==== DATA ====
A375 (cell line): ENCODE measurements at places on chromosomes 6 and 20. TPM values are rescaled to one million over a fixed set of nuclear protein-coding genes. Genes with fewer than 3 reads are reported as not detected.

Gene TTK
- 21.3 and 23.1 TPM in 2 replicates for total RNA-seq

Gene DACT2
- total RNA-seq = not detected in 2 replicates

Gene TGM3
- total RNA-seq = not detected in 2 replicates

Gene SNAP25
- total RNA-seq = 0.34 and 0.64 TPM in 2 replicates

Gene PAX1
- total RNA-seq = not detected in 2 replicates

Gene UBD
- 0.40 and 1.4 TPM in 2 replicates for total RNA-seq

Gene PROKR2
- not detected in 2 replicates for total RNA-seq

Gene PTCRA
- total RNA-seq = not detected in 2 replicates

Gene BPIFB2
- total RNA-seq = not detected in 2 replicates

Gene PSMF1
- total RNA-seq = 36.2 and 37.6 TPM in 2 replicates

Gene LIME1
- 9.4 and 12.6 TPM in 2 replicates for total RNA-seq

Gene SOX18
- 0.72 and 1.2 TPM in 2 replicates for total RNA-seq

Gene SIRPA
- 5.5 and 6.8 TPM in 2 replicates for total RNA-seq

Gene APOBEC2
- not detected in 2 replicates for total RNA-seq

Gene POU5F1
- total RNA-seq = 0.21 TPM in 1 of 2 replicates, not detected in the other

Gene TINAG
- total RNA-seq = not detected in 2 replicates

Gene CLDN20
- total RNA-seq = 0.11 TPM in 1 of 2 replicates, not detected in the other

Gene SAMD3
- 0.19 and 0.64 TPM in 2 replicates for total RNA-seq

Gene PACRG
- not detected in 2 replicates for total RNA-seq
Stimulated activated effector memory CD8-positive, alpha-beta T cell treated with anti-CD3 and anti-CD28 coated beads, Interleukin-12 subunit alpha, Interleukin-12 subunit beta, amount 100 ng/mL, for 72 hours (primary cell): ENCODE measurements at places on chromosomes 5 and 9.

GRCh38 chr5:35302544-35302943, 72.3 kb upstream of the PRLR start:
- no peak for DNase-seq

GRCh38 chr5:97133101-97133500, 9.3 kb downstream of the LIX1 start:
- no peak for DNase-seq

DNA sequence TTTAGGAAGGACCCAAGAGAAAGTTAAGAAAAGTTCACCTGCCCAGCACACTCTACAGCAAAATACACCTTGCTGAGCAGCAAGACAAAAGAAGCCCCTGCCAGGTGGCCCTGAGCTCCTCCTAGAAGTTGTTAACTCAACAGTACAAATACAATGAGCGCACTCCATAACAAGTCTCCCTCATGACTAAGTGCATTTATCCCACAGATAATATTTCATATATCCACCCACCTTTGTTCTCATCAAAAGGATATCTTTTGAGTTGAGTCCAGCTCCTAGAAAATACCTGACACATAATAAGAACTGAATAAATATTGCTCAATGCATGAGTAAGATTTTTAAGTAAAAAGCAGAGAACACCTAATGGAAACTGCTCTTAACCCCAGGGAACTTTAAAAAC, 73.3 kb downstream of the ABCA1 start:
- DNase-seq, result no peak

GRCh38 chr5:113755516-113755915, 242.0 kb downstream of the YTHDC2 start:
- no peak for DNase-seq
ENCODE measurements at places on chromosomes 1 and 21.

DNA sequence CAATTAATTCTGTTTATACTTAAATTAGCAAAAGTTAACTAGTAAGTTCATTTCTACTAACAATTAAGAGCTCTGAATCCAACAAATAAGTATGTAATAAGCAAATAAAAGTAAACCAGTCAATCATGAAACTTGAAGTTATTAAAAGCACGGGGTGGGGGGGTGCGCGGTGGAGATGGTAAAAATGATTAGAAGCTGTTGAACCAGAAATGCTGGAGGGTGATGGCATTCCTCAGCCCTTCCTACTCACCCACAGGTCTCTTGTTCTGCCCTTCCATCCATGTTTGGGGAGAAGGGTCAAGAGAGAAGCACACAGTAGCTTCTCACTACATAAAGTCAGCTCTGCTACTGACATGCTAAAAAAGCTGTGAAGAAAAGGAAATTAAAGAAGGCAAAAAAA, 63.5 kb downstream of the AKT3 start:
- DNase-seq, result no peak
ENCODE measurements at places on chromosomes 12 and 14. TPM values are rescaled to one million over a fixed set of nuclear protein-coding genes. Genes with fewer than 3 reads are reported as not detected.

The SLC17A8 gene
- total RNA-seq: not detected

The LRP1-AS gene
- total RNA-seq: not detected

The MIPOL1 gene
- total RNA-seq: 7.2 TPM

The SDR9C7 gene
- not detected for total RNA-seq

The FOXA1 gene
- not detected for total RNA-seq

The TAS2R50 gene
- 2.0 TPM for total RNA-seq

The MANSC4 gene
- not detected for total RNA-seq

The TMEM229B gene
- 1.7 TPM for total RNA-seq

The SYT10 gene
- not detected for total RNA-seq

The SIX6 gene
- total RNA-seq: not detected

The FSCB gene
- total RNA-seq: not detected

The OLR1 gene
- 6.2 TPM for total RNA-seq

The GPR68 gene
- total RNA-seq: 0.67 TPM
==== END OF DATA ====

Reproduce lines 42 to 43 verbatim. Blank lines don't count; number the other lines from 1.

- no peak for DNase-seq

GRCh38 chr5:97133101-97133500, 9.3 kb downstream of the LIX1 start: